A client has requested that I use metric units for review at there corporate office in Holland.
What is the "standard" metric units format for architectural floor plans? meters, centimeter, millimeter.
I guess what seems odd is using just one format like a surveyor for example, 135.8 feet.
Is the standard architectural metric format just in centimeters? 4139.18 cm
Also do they use a suffix?
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It's been a long time since I worked in Holland. The convention (then) was to dimension architectural floor plans in meters and centimeters. E.g. an office could have a dimension of 3.65 x 4.15 (meters)
Not often that you would have to use fractions of centimeters. After all, a centimeter is only approx 3/8".
Steel construction (or any other industry that needed tighter tolerances) would use millimeters.
Unless someone else has any other suggestions because of more recent experience, I would use millimeters as your autocad unit. Set out rooms at rounded measurements e.g. an office could be 3600 x 3600 (12 x 12 feet)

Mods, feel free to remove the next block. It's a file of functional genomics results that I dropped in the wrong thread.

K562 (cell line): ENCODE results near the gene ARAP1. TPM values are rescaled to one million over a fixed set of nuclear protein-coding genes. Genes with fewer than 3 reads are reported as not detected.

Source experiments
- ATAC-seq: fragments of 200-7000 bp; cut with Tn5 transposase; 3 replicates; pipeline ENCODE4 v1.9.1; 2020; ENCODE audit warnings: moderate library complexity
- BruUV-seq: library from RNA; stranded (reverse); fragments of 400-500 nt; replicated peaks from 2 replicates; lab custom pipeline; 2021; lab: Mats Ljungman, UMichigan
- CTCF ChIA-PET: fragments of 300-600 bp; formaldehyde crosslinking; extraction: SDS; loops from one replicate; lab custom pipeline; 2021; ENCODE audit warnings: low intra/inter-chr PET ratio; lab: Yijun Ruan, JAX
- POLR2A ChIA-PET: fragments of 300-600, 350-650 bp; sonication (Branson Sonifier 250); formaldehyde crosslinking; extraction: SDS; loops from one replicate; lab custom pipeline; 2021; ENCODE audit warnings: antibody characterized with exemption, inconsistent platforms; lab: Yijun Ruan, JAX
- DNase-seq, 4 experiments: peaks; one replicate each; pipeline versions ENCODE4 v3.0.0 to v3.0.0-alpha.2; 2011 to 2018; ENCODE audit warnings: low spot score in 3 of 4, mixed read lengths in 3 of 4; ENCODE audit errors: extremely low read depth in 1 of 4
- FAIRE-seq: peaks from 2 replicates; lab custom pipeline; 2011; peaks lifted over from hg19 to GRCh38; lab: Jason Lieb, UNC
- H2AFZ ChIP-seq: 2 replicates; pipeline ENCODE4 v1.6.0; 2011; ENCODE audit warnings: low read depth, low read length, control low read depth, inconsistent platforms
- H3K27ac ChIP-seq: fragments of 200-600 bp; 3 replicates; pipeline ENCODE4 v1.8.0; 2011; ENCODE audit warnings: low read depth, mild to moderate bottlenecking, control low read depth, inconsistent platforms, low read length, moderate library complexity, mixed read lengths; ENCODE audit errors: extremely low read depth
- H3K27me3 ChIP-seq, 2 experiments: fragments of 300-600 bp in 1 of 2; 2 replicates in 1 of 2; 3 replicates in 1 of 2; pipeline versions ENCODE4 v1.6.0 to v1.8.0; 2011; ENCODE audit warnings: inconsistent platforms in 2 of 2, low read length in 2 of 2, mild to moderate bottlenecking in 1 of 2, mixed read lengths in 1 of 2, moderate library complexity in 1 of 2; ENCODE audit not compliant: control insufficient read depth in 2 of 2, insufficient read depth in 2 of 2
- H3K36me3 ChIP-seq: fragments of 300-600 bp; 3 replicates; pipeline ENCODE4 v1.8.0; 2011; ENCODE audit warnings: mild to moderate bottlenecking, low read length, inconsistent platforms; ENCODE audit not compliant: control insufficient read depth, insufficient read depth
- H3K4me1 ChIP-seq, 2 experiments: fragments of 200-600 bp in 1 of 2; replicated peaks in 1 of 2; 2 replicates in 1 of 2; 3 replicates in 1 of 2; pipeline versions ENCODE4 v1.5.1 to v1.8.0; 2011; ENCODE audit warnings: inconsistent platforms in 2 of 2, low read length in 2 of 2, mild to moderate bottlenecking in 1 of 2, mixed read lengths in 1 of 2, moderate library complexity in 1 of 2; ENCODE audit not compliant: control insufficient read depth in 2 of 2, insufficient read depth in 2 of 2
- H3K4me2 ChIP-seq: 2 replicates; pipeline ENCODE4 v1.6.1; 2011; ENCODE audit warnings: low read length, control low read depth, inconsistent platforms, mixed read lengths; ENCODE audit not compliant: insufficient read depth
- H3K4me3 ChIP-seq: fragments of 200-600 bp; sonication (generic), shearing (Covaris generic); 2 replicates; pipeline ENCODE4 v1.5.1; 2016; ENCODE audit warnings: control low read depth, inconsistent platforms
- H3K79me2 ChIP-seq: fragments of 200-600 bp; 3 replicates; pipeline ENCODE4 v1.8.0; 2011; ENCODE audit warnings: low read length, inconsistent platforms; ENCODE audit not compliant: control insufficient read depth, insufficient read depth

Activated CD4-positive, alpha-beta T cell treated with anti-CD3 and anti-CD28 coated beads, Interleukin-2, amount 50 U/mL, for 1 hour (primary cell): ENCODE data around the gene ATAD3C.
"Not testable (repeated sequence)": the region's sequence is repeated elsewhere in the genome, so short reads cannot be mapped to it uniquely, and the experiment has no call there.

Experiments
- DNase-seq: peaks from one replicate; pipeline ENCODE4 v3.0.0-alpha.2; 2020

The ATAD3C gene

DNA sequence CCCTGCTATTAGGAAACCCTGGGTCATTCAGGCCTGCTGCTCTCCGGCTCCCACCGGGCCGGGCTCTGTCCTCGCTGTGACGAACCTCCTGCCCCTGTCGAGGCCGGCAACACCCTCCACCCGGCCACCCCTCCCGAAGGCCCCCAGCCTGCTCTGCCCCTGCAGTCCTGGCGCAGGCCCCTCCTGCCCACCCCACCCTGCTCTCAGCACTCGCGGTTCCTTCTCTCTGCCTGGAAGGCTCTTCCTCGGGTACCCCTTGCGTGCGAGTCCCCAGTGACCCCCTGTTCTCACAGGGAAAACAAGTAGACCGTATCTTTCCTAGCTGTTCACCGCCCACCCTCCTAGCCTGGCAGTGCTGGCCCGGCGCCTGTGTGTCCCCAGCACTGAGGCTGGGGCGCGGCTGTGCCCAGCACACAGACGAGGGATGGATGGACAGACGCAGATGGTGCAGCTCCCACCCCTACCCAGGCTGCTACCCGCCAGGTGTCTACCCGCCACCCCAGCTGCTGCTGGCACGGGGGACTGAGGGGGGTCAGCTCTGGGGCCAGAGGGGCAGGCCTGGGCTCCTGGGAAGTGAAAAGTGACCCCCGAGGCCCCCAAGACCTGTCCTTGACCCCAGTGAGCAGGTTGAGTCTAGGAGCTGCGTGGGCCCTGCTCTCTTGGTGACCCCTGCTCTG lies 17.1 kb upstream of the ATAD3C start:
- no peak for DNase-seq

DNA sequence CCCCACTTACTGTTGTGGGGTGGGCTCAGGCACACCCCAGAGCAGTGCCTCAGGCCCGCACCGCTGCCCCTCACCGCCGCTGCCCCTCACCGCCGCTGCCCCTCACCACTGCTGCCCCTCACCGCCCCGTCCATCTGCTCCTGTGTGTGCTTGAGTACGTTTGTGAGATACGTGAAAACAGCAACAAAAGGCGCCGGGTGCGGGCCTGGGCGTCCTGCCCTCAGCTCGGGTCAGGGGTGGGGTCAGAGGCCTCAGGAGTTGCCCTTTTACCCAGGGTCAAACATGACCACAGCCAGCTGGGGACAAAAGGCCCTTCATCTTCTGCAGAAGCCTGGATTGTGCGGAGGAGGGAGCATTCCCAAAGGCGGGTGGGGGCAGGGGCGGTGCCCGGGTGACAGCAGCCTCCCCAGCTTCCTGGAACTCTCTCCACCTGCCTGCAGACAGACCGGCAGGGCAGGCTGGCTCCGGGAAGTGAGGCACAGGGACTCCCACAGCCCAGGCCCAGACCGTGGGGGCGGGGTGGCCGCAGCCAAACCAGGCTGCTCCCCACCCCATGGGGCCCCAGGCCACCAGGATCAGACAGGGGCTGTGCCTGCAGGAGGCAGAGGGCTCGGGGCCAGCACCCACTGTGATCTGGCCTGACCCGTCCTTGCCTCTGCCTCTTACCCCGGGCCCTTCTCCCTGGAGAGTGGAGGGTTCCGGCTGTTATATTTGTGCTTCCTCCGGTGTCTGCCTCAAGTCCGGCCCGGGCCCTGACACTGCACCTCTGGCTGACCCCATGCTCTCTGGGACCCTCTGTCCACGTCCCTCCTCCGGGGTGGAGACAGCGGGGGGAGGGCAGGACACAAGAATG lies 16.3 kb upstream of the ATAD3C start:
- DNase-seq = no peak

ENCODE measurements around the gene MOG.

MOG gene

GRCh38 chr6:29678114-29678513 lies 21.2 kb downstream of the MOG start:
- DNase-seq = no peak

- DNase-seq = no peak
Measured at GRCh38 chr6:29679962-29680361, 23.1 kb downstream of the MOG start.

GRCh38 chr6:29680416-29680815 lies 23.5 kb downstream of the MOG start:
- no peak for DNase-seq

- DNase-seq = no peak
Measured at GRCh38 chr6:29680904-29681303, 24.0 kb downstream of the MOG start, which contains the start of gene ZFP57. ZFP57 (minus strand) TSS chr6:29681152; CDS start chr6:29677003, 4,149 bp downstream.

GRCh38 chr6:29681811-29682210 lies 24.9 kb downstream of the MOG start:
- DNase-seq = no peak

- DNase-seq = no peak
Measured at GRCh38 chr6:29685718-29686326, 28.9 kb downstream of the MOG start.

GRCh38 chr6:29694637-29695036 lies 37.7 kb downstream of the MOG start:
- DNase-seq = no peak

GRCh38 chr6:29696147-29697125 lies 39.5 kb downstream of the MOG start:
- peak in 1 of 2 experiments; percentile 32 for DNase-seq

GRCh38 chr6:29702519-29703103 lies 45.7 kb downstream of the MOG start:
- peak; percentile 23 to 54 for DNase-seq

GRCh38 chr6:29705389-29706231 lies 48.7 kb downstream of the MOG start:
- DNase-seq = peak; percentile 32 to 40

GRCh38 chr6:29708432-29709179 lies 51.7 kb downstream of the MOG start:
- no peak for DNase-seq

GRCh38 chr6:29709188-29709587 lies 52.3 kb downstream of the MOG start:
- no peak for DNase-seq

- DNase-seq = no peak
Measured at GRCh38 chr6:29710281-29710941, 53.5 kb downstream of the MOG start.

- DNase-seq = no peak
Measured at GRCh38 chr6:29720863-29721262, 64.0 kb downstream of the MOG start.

You can format your dimension style for either meters, centimeters or millimeters.
P.s. France and Holland were the first countries to adopt the metric system (courtesy of Napoleon)
I ended up using meters with 0.00 precision and no suffix. I searched the web for quite some time trying to find a floor plan using metric system with no luck. The funny thing is, It was not only the dimensions but also annotation with fractional reference notes like 3/4 walls or 1/2 walls. I just did not want to come across as clueless as I am in these matters. If someone sent me a floor plan in inches I would probably get a good chuckle and my first impression would be less then appealing.
I think you're heading in the right direction as far as general architectural floor plans, sections, elevations is concerned.
Once you get to detailing it will probably be different.
E.g. a reference to 12 mm plywood (1/2" plywood) or something similar. You wouldn't use fractional meters.
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